Audiobook Review: Great Courses: How To Listen To And Understand Opera: Part 3

Great Courses: How To Listen To And Understand Opera: Part 3, instructed by Professor Robert Greenberg

In most of the courses I have listened to in this particular professor’s series, all of which deal with music in the Western concert tradition, I have been or at least considered myself as having a high degree of expertise in the subject in question.  If I still learned quite a bit, I did not come into these courses largely unfamiliar with the subject at hand, whether it was a composer or the history of the Western canon of concert music in general.  That said, opera is clearly not an area where I have a high degree of expertise and it has been gratifying if at least a little bit humbling to see just how little I know about opera, as well as about how I am familiar with more of it than I realized, if in strange and unfamiliar ways.  Perhaps you, like me, are not particularly familiar with opera and have not seen many operas, but still wish to appreciate them and at least be familiar with the larger scope of opera as it exists in the contemporary repertoire, and if so, then you will find a lot to appreciate here.

These eight lectures form the third part (of four) of the author’s admittedly brief survey of the opera repertoire, and they are certainly very interesting.  The author begins with a two-part series of lectures that introduces the Bel Canto period of 19th century Italian opera (17) and then provides some samples of Rossini’s excellent The Barber of Seville (18).  After that the author spends four lectures discussing Verdi and Otello, in which Verdi’s life is summarized and not only quite a few samples of Otello are sampled, which are, it must be admitted, very beautiful, but also the author samples other operas by Verdi as well, where I found I was familiar with one of the arias of Rigotello (19, 20, 21, 22), much to my surprise and pleasure.  After that the course closed with two lectures on French opera (23, 24), which clued me in on the need to become better familiar with Lully, Rameau, and Gluck, and even provided a bit of sampling of some of the operatic management of the much-maligned Meyerbeer, whose similarities to Andrew Lloyd Webber provided a link between the operatic repertoire and contemporary musical theater, something which I know a bit more about than I do with opera, as is likely to be the case with many listeners.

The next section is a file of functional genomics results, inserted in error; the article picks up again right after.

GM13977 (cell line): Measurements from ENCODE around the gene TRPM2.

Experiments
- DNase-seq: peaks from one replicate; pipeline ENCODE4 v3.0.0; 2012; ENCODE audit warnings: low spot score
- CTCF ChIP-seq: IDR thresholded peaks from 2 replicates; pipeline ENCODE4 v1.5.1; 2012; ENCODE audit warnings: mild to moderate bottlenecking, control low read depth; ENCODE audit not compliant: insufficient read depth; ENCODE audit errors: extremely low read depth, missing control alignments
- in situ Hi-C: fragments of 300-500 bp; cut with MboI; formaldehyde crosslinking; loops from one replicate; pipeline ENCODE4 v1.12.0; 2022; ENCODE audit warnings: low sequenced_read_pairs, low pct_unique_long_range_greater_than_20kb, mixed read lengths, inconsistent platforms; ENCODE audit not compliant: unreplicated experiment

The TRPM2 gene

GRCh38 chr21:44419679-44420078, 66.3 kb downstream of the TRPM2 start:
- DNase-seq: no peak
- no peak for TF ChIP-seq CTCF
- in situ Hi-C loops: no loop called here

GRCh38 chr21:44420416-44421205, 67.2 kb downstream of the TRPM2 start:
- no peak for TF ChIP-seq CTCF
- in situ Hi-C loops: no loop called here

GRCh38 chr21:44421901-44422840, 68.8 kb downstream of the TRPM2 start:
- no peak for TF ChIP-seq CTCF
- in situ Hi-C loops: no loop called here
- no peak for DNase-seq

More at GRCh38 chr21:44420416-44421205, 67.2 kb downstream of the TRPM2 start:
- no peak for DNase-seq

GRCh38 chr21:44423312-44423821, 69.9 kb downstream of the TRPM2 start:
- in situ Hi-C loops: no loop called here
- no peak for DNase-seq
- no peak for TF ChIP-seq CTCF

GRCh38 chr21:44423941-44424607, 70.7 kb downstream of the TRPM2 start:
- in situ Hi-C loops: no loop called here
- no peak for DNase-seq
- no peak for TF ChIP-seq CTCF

What does one gain from lectures like this?  For one, one gets at least some familiarity with both Italian and French opera, both familiar operas like Bizet’s “Carmen” or Rossini’s “The Barber Of Seville” or Verdi’s “Rigoletto” or “Otello,” as well as the more unfamiliar operas of the French tradition before Gluck’s reforms.  Greenberg is clearly aware of the wide scope of the opera repertoire and operas that could and indeed should be more familiar to audiences, and does a great job at introducing the subject, even if he often states that there are far more arias and recitatives that are worth listening to and even as he and the listener understand that this survey is admittedly very superficial and very limited in nature.  What the survey does do, though, is demonstrate that even such a high culture matter as an aria from Verdi’s Rigoletto can be repackaged as an advertisement for the not-particularly-high culture of Rick Dees’ Weekly Top 40, with an expectation that one will appreciate the role of opera as an element that has greatly influenced other aspects of culture both in the 19th century and even to this day.  And knowing that influence is an encouragement to be more familiar with the operas themselves.

About nathanalbright

I'm a person with diverse interests who loves to read. If you want to know something about me, just ask.
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